When I heard the sound of loud drumming on a sleepy Toledo street on a Tuesday afternoon, I knew I had come to the right place. I followed the beat to a garage, where I found a guy in his forties hammering away on a large drum kit. He no longer had the shaggy hair or the leather jacket, but I knew it was Jon Stainbrook, the frenetic former drummer of ‘80s punk band The Stain. In its heyday, The Stain released an album and a couple EPs, and played venues in New York and Hollywood. It had a small group of hard-core fans, although its peak notoriety came from taking more famous bands to court for trademark violations, such as in the case of The Stain v. Staind. To be clear, I am not actually a fan of The Stain, which I had never heard of until a month ago. I had tracked down Stainbrook because he is the most important Republican official in one of the most important counties in Ohio and I needed to ask him some questions about the election.
Ever since Mitt Romney closed the gap in many swing states, it has become clear that the 2012 election could hinge on Ohio. And if the margin there is narrow, scrutiny will fall on the voting process—especially in cities, which contain large African American populations and where accusations of both voter fraud and voter suppression are most intense. Stainbrook sits on the board that oversees elections in Lucas County, which encompasses Toledo and is the fifth-largest county in the state. Should things get messy on Election Day, it will be obscure local officials like him who’ll make key decisions about who gets to vote and who doesn’t.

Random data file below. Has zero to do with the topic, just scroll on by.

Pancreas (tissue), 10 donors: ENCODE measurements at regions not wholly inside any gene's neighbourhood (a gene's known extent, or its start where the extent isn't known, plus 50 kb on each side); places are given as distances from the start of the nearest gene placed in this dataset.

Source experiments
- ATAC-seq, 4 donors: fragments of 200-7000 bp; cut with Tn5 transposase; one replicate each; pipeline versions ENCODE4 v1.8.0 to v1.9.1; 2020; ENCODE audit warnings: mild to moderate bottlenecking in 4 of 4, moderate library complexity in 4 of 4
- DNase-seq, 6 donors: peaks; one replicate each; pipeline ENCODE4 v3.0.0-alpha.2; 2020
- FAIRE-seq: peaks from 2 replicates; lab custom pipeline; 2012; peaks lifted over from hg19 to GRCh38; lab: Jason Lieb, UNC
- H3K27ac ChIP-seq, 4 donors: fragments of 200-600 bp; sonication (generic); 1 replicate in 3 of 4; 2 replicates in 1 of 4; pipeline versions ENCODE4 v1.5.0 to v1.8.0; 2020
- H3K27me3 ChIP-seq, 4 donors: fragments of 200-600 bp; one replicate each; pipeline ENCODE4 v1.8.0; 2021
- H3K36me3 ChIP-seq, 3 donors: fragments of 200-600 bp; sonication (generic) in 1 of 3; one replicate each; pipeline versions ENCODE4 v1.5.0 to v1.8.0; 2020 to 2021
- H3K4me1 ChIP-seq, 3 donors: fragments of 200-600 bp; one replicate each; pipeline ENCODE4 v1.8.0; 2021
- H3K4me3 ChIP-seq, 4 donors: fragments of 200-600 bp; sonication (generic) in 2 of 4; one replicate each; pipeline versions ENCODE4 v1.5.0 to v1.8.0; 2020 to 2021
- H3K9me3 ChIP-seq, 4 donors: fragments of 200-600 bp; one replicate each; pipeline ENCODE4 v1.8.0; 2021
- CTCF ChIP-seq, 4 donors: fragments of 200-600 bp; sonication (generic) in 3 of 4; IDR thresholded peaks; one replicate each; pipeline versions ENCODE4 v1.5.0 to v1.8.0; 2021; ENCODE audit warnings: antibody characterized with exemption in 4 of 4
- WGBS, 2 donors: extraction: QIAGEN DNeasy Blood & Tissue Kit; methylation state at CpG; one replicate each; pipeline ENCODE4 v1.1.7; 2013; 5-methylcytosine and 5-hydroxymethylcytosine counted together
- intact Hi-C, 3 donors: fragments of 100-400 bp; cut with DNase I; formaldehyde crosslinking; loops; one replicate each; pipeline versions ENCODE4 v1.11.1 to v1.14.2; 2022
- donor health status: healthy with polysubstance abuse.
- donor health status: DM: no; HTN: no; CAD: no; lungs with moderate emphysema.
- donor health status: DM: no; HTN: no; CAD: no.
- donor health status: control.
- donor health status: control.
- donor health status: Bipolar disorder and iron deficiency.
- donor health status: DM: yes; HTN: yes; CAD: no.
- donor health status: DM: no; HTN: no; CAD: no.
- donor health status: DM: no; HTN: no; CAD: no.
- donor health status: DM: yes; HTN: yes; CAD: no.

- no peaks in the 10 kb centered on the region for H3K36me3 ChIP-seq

After drifting away from the music business in the 1990s, Stainbrook rose through the ranks of GOP politics in the county where he grew up, enlisting the help of tattooed, pierced pals from the Toledo club scene to get himself elected chairman of the local GOP. The elections board on which he now serves is made up of two Republicans and two Democrats, but over the past year, Stainbrook has carried out something of a coup. He oversaw a personnel purge in the office and installed a sometime girlfriend, Meghan Gallagher, as director. She got the job over the objections of a former Republican elections employee, who alerted the Ohio secretary of state’s office that Gallagher had been arrested in 2002 for allegedly stealing Oxycontin from a patient’s purse in a hospital room. Local Democrats also pointed out that, in 2008, Gallagher had been part of a group of Republicans who filmed voters as they entered polling booths in heavily minority districts—ostensibly to safeguard against voter fraud.
Full Article: The Campaign To Steal Ohio | The New Republic.